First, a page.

Coming out as an atheist while married to a devout Christian

By Ben ~ I recently deconverted from Christianity, and for the past few months did not know what to do about it. You see, I am very involved in church{ teaching Sunday school, singing in the worship team, ushering, past board member, and married to the pastor's daughter. I decided I could not live a lie and had to tell my wife. To her credit she has agreed to try to stick with me, but is saying its unfair of me to stop going to church or doing nightly devotions with her. Telling my family and hers has been really difficult too. After a two hour meeting with our parents, the in-laws left from the opposite door I was standing at, refusing to speak to me as they left. My mother asked me to get checked out by a doctor to see if I am suffering from some sort of depression. My sister posted on Facebook a lengthy plea, public, outing me to the whole world. And my wife, though she says she loves me , told me she is afraid God will make one of our kids die, in order to "

Ten Proofs That There Is No God

By Valerie Tarico ~ P hilosophers and theologians have been quarreling for centuries over a handful of abstract arguments –ontological, cosmological, teleological, experiential . . .-- that some insist either prove or disprove the existence of God. Obviously, they don’t prove either, or the argument would be over. Mind you, I do think it’s over. The scholars have had their noses so deep in their books that they didn’t notice the obvious. 1. Mosquitos.  Let me get it straight. The world – in fact the whole universe—is fine tuned so that humans, the pinnacle of creation can live here on Earth and spend our time joyously praising God. Oh, and there are mosquitos, but they didn’t evolve. They are part of the perfect plan. Huh. 2. Migraine headaches. Migraine headaches are about as useful as mosquitos, and they hurt worse. As many as ten percent of school kids get migraines; mine started right around the time I learned to talk—barf-in-the-bathtub headaches, not the rare-bu

Some things are unexplainable, so lets fill in the gaps!

By Log1cd1ctat3s ~ A lmost every time I defend a secular viewpoint, I’m met with this statement; and I quote, “I just believe that not everything can be explained, geez.” It’s either that or something similar to that. I’ve been confronted with this statement on a multitude of occasions by people who run out of arguments to defend their fallacious religious beliefs. My question adhering to that is this, “If everything truly cannot be explained, should we then just fill in the gaps and assert things that we don’t have evidence for?” Even if everything cannot be explained (which I disagree with); that doesn’t mean we should just jump to conclusions in a possibly-erroneous way. I know a lot of people are not going to like this but—faith is dishonest. Not only are you being irrational when you put faith in an anthropomorphic deity, but you are also deceiving yourself in case you just so happen to be wrong. Every shred of empirical data that we have up until this point repudiates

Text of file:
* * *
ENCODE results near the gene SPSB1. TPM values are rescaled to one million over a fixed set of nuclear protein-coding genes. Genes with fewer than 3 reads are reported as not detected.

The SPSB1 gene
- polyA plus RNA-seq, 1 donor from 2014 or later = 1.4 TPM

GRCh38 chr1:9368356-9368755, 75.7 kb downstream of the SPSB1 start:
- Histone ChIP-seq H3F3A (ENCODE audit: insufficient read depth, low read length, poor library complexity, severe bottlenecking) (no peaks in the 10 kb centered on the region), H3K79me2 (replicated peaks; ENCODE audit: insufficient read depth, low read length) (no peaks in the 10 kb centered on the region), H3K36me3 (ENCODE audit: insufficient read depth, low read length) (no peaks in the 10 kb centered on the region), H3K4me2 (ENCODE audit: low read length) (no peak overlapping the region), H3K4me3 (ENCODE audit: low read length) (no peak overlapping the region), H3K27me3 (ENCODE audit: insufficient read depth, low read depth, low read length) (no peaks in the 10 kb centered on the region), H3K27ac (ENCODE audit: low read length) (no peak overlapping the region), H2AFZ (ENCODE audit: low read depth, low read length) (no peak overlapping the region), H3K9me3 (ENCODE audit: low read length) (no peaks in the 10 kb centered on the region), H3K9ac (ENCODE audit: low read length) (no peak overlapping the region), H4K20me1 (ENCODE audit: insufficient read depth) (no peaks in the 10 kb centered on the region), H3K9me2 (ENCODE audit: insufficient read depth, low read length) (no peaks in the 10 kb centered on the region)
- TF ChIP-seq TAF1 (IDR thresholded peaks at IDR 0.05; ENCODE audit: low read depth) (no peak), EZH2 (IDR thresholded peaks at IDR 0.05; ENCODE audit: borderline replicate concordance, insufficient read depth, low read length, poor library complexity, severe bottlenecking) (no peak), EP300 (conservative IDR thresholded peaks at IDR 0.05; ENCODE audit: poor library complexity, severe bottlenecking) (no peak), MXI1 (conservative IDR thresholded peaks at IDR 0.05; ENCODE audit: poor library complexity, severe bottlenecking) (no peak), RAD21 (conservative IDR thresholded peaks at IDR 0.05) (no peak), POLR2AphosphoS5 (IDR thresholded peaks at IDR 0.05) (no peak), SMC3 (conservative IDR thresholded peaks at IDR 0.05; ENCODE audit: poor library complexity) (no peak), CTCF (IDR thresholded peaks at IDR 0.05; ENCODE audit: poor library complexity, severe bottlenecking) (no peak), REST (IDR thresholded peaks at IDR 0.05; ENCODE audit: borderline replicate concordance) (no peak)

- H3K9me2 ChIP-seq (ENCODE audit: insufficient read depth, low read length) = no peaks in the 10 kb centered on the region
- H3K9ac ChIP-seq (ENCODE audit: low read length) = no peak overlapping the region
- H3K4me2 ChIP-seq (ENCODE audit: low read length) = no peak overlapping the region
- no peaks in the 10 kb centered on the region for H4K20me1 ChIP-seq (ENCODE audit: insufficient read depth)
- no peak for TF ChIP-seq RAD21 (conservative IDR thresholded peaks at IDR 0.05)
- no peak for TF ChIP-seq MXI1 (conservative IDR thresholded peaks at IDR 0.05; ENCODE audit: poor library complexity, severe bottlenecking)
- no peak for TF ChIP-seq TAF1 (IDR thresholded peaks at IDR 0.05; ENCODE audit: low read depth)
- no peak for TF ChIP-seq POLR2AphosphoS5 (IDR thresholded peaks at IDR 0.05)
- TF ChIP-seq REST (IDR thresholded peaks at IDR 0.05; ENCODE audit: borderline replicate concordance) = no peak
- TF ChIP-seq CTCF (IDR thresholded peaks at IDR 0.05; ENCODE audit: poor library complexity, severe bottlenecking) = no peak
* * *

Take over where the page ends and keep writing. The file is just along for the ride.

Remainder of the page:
Clash of the Theodicies

By SteveS ~ S uffering is an immense problem for Xians. I’ve already talked about the problems with the free will argument, but there are many people, like evangelicals and fundamentalists who use the line “everything happens for a reason”. To put it in Bible-speak, “All things work together for the glory of God, and according to his purpose ( Romans 8:28 ).” Whoa! That’s a huge pill to swallow! God is in charge of everything, and nothing happens without his consent, is basically what Paul is saying here! This verse is a fatal, fatal misstep for Christianity. How can you use the free-will argument when your own authoritative text plainly says that God interferes with the world to make it work for his glory?! Seriously, you could ignore this verse, and say, oh, Paul’s not important, but you’d be damn wrong! What other books are you gonna take out next? You could go until you have just the four gospels left, then take out John (90% of it isn’t even what the real Jesus is though

Prideful or Stupid, What'll You Have?

By WizenedSage (Galen Rose) ~ A few weeks ago on this site a Christian woman claimed in a comment that she had once been an atheist and found it to be a life of emptiness and loneliness. She advised the article’s author to accept belief in Jesus for a better life. Her last sentence has been bouncing around in my head ever since. She wrote, “Don’t listen to your pride.” Of course, many of us pounced on her assumption that atheists are empty and lonely, and rightfully so, but what did she mean by her parting shot? How does pride become an issue in believing the Christian story? Since the foundational story of Christianity comes from the Bible, I have to assume that she meant that to doubt the Bible is prideful, that one should just ignore his doubts and believe. However, if there is clear evidence in the Bible that at least some of its contents are contradictory, false, stupid, and immoral, then wouldn’t it be stupid to just believe in it all without doubt? Must one be either